Inside Story

Ethics, O.R. & analytics

Peter Horner, editor
peter.horner@mail.informs.org

Anyone with a conscience believes in ethics – in their personal life, in their business life, in their any other life. The definition of ethics varies depending on the dictionary, but basically it boils down to doing the right thing, even if that “thing” might cost you your job, money, prestige, friendships, whatever you may hold dear.

When its Certified Analytics Professional (CAP®) program was launched several years ago, INFORMS included an ethics component that outlined norms of behavior that CAP recipients were expected to uphold. In 2016, INFORMS issued a set of ethics guidelines for those working in the O.R. and analytics field to “aspire to.” INFORMS members David Hunt and Scott Nestler spearheaded the creation of an INFORMS Ethics in O.R. & Analytics Group to promote the guidelines.

“Work done by members of INFORMS increasingly impacts peoples’ lives as the use of our algorithms and models spreads and as data collection becomes more detailed and more personal,” Hunt and Nestler wrote in an article for OR/MS Today. “Yet too often we become absorbed by the elegance of our models and research, failing to consider any potential ethical implications. Or, we find ourselves faced with a situation that seems unethical, and are forced to determine the best course of action without previously having established exactly what we consider to be ethical.”

In this month’s lead feature (“When good A.I. goes bad,” page 20), contributing author Joseph Byrum brings up ethics as it relates to artificial intelligence and machine learning, two of the hottest topics in the O.R. and analytics orbit right now. Writes Byrum: “The lesson as we develop increasingly powerful A.I. solutions is that the A.I. can never substitute for due diligence. The more we turn over decisions to A.I., the more we must ensure that procedures are in place to catch the mistakes made not by the A.I., but the humans who set up and operate the systems.” In other words, Byrum says, validation and verification remain crucial.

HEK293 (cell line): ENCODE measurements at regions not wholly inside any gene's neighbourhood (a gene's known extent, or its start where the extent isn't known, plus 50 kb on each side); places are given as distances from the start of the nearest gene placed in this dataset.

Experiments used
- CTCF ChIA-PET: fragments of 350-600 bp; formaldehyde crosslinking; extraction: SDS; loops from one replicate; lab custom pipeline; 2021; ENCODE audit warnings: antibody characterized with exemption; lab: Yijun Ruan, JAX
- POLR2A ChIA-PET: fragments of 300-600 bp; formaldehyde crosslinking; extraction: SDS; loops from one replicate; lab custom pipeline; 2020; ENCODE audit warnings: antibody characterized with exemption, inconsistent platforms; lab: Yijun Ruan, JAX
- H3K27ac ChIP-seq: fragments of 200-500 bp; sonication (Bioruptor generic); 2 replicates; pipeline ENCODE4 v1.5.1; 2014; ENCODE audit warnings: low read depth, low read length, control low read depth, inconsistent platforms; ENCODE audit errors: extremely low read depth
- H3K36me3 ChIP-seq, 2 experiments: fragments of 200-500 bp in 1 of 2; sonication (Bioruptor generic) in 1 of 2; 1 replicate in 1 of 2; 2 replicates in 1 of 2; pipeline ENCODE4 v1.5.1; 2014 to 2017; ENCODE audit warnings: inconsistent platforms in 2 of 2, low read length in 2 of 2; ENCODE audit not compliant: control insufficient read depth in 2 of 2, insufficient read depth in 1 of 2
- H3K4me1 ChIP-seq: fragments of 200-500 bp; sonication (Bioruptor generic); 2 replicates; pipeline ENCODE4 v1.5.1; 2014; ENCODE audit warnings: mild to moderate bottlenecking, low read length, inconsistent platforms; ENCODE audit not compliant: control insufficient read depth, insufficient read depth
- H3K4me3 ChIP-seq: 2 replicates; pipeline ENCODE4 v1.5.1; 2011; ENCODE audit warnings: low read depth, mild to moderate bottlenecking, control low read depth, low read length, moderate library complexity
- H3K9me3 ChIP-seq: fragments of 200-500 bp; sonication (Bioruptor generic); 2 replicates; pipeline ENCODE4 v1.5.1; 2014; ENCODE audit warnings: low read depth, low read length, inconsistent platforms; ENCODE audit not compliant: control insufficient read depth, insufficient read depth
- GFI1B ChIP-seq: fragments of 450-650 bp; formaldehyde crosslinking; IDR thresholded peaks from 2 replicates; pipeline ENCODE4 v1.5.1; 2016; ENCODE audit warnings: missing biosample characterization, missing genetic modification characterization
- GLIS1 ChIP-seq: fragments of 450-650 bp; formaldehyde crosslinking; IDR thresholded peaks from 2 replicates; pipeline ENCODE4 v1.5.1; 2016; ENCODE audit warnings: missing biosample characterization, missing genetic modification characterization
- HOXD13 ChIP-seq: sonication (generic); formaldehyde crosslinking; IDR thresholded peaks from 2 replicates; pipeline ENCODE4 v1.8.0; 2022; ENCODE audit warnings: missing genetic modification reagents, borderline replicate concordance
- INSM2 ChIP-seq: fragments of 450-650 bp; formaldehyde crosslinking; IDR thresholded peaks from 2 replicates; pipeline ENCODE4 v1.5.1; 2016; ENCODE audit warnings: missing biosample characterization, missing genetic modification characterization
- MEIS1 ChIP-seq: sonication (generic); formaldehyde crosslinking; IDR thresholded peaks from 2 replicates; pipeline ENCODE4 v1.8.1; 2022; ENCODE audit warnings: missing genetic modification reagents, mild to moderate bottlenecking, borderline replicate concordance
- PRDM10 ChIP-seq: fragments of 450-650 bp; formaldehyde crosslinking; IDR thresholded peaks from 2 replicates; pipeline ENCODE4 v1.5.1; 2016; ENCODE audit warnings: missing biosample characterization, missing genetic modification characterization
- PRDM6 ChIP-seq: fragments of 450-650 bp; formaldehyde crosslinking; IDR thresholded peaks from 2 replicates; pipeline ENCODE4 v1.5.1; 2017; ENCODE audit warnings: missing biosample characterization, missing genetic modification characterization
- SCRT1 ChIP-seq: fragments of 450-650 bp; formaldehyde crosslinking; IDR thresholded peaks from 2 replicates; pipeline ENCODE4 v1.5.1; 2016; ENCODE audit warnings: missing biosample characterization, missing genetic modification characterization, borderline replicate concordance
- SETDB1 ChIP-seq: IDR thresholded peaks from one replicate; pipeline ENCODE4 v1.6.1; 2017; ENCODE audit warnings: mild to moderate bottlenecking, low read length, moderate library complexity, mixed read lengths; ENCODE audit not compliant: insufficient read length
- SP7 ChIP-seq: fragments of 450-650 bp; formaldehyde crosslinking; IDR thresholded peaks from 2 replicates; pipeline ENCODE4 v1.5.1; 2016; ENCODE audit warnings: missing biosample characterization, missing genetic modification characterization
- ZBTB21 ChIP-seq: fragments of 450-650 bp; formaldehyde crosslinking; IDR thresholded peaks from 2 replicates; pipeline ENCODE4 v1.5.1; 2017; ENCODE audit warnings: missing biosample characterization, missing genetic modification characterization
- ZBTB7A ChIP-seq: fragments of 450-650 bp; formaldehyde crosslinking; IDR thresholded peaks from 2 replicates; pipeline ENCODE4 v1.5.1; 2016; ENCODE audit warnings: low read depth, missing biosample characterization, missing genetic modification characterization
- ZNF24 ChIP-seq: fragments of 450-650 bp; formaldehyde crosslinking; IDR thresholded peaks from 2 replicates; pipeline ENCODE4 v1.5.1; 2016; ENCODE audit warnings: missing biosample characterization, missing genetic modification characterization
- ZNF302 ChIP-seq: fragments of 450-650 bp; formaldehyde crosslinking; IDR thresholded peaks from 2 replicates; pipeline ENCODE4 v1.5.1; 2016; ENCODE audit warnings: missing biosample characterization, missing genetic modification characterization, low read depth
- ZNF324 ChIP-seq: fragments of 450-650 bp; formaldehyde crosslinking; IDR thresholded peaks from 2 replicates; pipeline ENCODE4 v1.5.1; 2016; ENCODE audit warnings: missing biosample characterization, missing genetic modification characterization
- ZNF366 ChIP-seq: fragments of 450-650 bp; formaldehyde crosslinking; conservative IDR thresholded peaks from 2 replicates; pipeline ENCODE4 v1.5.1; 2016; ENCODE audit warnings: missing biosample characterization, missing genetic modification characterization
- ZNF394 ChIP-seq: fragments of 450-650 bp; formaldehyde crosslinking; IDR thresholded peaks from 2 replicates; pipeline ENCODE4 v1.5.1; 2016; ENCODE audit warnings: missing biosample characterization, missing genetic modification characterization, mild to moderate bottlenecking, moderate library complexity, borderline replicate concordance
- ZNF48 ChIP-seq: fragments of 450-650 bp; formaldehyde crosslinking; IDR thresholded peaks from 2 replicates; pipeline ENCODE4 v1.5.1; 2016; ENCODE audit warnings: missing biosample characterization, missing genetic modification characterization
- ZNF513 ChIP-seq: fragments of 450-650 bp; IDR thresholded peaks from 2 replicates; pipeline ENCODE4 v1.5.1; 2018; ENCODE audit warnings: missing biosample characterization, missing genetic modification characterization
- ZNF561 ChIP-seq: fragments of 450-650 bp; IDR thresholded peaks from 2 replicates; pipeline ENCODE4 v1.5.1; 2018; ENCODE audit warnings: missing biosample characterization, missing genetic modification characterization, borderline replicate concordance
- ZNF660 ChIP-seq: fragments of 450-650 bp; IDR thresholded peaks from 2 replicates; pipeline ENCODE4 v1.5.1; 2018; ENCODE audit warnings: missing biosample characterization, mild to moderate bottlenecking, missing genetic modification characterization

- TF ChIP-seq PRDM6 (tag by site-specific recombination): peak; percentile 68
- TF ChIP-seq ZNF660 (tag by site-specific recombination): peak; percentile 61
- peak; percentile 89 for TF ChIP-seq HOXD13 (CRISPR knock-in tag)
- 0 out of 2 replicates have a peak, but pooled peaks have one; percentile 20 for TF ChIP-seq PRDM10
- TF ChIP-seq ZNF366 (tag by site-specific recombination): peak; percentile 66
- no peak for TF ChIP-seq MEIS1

The feature lineup is backed by our biennial survey of vehicle routing software (page 42). Given the widespread media coverage of driverless vehicles and delivery drones, I thought it would be insightful to ask survey respondents what impact, if any, drones and driverless vehicles would have on VR software in the future. Here are a few of their responses:

  • “Planning will probably not change, but more intelligent systems will need to be created to interact with them for execution.”
    - Christian Lafrance, Clear Destination
  • “If drones and driverless vehicles deliveries do become mass market, the routing problem is essentially the same but will likely require new constraints and customizations.”
    - Phil Welch, Open Door Logistics
  • “Drones and driverless vehicles will add new constraints to existing systems, but their impact will be minimal. Other future changes will have much bigger impact.”
    - Felipe Carvalho, Widescope
  • “Driverless technology will be subject to the same constraints in the transport network as a human driver. Good savings opportunities come with shifting solutions in the time domain. The main advantage is that drive-time constraints and other human constraint factors can be improved. For driverless vehicles, existing algorithms would be able to find new optimizations that may be infeasible at the moment.”
    - Ruben Filter, Intelligent Routin